In Myanmar, A Hunt For Fabled Cache Of Buried WWII Spitfires A team of researchers hopes to verify a fantastic tale that British troops leaving Burma in 1945 buried dozens of Spitfire fighter planes around the country. For 16 years, an English farmer has hunted the aircraft. Now, he believes he is close to unearthing them — and, he hopes, restoring them to flying condition.
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In Myanmar, A Hunt For Fabled Cache Of Buried WWII Spitfires

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In Myanmar, A Hunt For Fabled Cache Of Buried WWII Spitfires

In Myanmar, A Hunt For Fabled Cache Of Buried WWII Spitfires

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From NPR News, this is ALL THINGS CONSIDERED. I'm Melissa Block.


And I'm Robert Siegel.

Since the end of the Second World War, a tantalizing tale has lived on among veterans and aviation buffs. It goes like this. British troops, leaving Burma in 1945, buried dozens of Spitfire fighter planes in several locations around the country also known as Myanmar. From Yangon, NPR's Anthony Kuhn has the story of an English farmer who has spent the past 16 years hunting for the buried Spitfires.


ANTHONY KUHN, BYLINE: Something is buried underground, and it's setting off metal detectors, a team of scientists and archeologists who's here at Yangon's Mingaladon Airport, to find out if it's the Spitfires. The site is also a military airbase and getting permission to dig here is difficult.

There's an 86-year-old British veteran named Stanley Coombe with the team. He was here in Burma for the final chaotic days of the war. Japan had been defeated. British and American troops were eager to go home. They were getting rid of surplus military hardware any way they could. Coombe recalls driving past the British air force or RAF airfield at Mingaladon one day, when something caught his eye.

STANLEY COOMBE: Well, as we got to the end of the road, I saw these big crates, and we didn't know what was in them at the time. But the next day, I said to an RAF man, what was in those crates down there? And he said, would you believe Spitfires?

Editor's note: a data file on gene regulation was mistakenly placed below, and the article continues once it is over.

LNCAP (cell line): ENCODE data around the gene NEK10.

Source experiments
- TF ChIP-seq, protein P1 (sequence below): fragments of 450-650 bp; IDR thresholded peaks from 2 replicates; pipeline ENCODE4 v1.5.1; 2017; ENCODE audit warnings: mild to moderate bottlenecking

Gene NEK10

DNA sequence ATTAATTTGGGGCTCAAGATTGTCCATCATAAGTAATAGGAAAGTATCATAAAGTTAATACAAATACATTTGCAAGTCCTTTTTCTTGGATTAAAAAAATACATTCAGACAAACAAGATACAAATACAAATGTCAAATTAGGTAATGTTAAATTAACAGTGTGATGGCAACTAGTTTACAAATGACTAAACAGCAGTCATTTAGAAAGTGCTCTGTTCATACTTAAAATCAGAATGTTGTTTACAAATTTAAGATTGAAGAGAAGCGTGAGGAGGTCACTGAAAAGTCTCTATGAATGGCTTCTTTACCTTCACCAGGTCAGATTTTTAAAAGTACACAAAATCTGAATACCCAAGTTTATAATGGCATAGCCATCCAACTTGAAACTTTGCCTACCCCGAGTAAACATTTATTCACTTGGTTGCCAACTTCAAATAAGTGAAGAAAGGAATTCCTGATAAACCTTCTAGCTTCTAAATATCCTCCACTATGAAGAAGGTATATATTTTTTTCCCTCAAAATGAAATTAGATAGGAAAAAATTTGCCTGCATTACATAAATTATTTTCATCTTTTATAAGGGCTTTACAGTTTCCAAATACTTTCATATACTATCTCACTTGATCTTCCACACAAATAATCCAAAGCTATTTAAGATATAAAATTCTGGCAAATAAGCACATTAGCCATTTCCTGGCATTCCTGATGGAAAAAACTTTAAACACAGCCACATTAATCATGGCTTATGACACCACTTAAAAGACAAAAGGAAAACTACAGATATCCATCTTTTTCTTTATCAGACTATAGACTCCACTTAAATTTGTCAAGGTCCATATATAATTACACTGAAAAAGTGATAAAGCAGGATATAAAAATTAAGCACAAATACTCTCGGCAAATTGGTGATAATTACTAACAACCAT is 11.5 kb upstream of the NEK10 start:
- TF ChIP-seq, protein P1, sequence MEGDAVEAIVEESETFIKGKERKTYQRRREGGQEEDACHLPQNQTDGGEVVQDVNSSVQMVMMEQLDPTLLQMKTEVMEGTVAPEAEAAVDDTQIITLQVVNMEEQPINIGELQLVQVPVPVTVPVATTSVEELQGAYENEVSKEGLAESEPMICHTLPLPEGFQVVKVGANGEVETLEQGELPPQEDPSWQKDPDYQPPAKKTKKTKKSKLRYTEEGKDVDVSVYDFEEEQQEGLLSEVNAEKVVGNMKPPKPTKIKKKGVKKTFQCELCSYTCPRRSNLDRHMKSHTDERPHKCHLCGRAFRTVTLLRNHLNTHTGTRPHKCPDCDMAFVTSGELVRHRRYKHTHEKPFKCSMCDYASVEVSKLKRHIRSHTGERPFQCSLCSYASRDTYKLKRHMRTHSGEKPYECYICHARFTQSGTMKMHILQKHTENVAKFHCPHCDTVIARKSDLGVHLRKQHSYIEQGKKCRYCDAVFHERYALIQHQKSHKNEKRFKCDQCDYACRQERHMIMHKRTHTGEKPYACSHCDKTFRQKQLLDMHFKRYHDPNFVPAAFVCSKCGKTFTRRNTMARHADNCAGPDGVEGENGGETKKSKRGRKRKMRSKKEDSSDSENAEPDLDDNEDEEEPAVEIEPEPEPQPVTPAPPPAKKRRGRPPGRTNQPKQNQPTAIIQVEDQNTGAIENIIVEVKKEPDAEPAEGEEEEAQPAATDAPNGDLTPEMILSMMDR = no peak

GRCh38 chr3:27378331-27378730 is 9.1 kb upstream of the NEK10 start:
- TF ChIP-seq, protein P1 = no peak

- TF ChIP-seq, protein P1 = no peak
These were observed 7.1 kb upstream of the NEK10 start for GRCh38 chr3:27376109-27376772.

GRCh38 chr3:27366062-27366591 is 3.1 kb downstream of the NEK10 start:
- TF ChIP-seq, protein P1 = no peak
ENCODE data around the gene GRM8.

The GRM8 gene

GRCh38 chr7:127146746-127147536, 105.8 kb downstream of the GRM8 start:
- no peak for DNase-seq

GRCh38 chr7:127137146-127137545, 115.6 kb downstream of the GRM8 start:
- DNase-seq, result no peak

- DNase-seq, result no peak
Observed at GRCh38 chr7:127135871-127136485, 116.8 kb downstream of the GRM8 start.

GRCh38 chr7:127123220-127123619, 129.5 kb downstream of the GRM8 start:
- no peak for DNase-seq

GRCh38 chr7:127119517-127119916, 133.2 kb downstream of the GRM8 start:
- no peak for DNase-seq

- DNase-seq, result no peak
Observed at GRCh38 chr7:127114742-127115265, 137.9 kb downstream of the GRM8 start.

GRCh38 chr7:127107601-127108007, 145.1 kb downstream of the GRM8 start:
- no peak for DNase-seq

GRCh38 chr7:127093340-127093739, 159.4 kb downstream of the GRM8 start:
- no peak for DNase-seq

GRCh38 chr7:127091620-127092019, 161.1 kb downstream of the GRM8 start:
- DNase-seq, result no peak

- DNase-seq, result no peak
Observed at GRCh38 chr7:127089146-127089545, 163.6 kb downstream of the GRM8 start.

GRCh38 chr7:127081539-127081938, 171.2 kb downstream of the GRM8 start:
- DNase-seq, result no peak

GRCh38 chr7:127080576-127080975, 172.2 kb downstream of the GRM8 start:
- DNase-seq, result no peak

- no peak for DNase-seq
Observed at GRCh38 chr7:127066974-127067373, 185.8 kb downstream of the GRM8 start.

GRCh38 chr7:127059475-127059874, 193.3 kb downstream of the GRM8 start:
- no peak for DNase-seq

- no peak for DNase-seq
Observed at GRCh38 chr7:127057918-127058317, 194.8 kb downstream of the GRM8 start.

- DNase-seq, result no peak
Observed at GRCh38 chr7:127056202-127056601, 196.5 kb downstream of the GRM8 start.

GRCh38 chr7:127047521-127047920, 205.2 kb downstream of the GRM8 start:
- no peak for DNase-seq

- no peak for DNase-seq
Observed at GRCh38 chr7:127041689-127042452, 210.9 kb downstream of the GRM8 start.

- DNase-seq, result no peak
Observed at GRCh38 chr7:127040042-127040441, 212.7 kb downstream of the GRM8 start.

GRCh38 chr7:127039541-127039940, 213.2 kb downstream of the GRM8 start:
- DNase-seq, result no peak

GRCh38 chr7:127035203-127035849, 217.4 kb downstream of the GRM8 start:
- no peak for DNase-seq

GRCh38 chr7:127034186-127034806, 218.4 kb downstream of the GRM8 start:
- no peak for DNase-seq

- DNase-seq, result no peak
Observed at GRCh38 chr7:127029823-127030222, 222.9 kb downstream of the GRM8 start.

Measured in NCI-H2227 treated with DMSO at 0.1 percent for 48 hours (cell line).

KUHN: Coombe told his story to David Cundall, a farmer from North Lincolnshire in England. Cundall says he's been flying airplanes and digging them up for nearly four decades.

DAVID CUNDALL: And around Lincolnshire, there's lots and lots of World War II airfields, and I've dug quite a few up over the years. And I've found engines and propellers and spare parts and spanners. And I have dug up Spitfires, Hurricanes and Lancasters.

KUHN: Cundall believed the legend of the buried Spitfires. Since 1996, he's traveled to Myanmar many times in search of them. It wasn't until the European Union suspended its sanctions on Myanmar last year that its government agreed to let Cundall dig for the planes. Cundall believes his search team is getting close. They used ground radar mapping and other techniques to pinpoint the location of their dig here at Yangon's airport.

Burmese geologist U Soe Thein has worked with David Cundall. He says he believes he has located a trove of planes in Northern Kachin state, and he is sure they're Spitfires.

U SOE THEIN: (Foreign language spoken).

KUHN: I discovered 18 boxes, he says, all of them the same size: 11 feet high and 40 feet long. By using advanced technology, we can see the shape of the metal in the boxes. Soe Thein says there could be as many as 140 planes at around 10 sites. Cundall says the buried planes were disassembled and greased, so they could be in excellent condition. There are now only a few dozen Spitfires in the world that are still airworthy.

Britons are still familiar with the drone of the Spitfire's engines and the silhouette of its elliptical wings. It's more than just the plane that helped win the Battle of Britain, says the project's lead archaeologist, Andy Brockman. It's a national icon.

ANDY BROCKMAN: It's not just a superb fighting airplane, it's a superb piece of art deco sculpture. It's a superb piece of engineering. And it has a cultural resonance that goes beyond just, you know, the artifact of an airplane.

KUHN: He says the problem is that there's no documentary evidence that any Spitfires were buried. And if there were, it's not clear whether it was just to get rid of them or to be dug up and used again.

BROCKMAN: There's no treasure map saying X marks the spot. What we have is a collection of material, circumstantial evidence, witness statements, reports.

KUHN: The quest for the Spitfires is being bankrolled by a video game company called The company's special projects director, Tracy Spaight, says his firm has modest expectations for the search.

TRACY SPAIGHT: We did not approach this as a money-making venture. In fact, if we do make any money from it, we'll probably donate it to organizations involved in historic preservation of aircraft. Our motivations are primarily to tell a great story.

KUHN: Even as the excavators dig, many skeptics are questioning whether the buried planes really exist. British media reported Friday that the team had failed to find any planes. But Cundall says he's determined to find the Spitfires.

CUNDALL: They are coming back to the U.K. I'm going to make that perfectly clear. They will generate jobs. And hopefully, in three years' time, we'll see them at air shows. But that has taken me about a quarter of my life to achieve. We're nearly there, but not yet.

KUHN: Anthony Kuhn, NPR News.

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